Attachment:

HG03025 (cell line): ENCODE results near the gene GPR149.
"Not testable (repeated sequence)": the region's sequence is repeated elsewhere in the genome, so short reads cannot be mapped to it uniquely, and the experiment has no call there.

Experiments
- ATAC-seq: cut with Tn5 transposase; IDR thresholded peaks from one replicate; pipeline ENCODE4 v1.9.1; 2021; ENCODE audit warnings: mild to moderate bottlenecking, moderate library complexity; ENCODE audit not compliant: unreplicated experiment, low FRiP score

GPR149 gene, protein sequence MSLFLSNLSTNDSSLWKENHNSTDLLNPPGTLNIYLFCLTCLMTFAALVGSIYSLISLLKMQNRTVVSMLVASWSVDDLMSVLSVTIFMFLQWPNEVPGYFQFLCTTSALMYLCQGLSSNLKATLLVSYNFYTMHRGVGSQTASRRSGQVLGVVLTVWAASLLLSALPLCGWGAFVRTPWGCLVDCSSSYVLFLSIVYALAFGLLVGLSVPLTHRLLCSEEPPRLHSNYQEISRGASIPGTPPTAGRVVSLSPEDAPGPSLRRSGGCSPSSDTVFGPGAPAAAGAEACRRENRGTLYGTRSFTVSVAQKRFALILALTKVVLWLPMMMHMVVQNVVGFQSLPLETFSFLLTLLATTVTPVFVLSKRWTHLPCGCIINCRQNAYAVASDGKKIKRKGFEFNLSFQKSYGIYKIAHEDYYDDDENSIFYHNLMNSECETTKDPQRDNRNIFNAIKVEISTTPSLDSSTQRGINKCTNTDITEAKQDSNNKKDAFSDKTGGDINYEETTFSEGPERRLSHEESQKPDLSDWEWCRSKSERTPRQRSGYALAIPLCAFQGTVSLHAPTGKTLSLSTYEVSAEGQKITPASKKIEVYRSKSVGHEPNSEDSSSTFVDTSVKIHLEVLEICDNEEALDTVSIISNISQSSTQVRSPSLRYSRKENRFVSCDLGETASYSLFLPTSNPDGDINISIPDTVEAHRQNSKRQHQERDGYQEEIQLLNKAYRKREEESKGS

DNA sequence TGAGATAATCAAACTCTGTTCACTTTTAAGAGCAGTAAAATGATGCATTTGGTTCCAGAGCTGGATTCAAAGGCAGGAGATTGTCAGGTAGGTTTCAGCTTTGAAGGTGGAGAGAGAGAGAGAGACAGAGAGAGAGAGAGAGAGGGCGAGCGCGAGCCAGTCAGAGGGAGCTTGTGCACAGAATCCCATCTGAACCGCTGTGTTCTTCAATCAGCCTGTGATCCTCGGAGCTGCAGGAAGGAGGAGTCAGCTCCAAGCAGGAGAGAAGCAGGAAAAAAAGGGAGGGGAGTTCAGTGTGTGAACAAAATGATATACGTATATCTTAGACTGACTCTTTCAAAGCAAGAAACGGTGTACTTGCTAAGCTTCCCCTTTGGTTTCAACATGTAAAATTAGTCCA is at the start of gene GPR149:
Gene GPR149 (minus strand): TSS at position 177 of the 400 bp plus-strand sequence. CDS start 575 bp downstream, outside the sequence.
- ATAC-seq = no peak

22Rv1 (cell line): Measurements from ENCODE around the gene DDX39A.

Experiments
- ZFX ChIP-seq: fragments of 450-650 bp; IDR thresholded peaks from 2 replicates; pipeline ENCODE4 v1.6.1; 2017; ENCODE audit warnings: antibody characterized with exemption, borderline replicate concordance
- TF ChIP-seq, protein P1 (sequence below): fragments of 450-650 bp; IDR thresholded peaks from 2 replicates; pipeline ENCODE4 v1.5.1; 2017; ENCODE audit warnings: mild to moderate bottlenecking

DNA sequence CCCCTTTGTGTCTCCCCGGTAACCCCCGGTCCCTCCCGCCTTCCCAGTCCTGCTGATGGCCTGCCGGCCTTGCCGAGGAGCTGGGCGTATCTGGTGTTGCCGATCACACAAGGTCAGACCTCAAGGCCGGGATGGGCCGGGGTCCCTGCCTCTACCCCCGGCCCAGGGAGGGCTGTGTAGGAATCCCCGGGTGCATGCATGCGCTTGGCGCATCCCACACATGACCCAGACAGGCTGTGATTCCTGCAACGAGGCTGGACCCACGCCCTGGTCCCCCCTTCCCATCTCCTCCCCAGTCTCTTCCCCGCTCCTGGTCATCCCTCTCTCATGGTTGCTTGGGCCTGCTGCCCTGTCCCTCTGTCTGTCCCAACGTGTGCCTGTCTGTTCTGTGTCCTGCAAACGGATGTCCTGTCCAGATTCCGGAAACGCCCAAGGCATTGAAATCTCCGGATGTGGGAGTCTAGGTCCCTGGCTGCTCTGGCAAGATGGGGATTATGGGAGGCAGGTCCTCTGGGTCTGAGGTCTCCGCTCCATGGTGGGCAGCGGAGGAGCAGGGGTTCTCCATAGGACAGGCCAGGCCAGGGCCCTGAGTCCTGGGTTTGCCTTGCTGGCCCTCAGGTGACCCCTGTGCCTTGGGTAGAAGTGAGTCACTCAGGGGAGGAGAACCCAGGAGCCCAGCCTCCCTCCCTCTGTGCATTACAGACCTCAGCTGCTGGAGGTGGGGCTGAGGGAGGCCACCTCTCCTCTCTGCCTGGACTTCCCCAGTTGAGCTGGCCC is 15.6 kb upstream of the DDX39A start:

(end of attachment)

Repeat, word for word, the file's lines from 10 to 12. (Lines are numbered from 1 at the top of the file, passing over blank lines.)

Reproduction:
Experiments
- ZFX ChIP-seq: fragments of 450-650 bp; IDR thresholded peaks from 2 replicates; pipeline ENCODE4 v1.6.1; 2017; ENCODE audit warnings: antibody characterized with exemption, borderline replicate concordance
- TF ChIP-seq, protein P1 (sequence below): fragments of 450-650 bp; IDR thresholded peaks from 2 replicates; pipeline ENCODE4 v1.5.1; 2017; ENCODE audit warnings: mild to moderate bottlenecking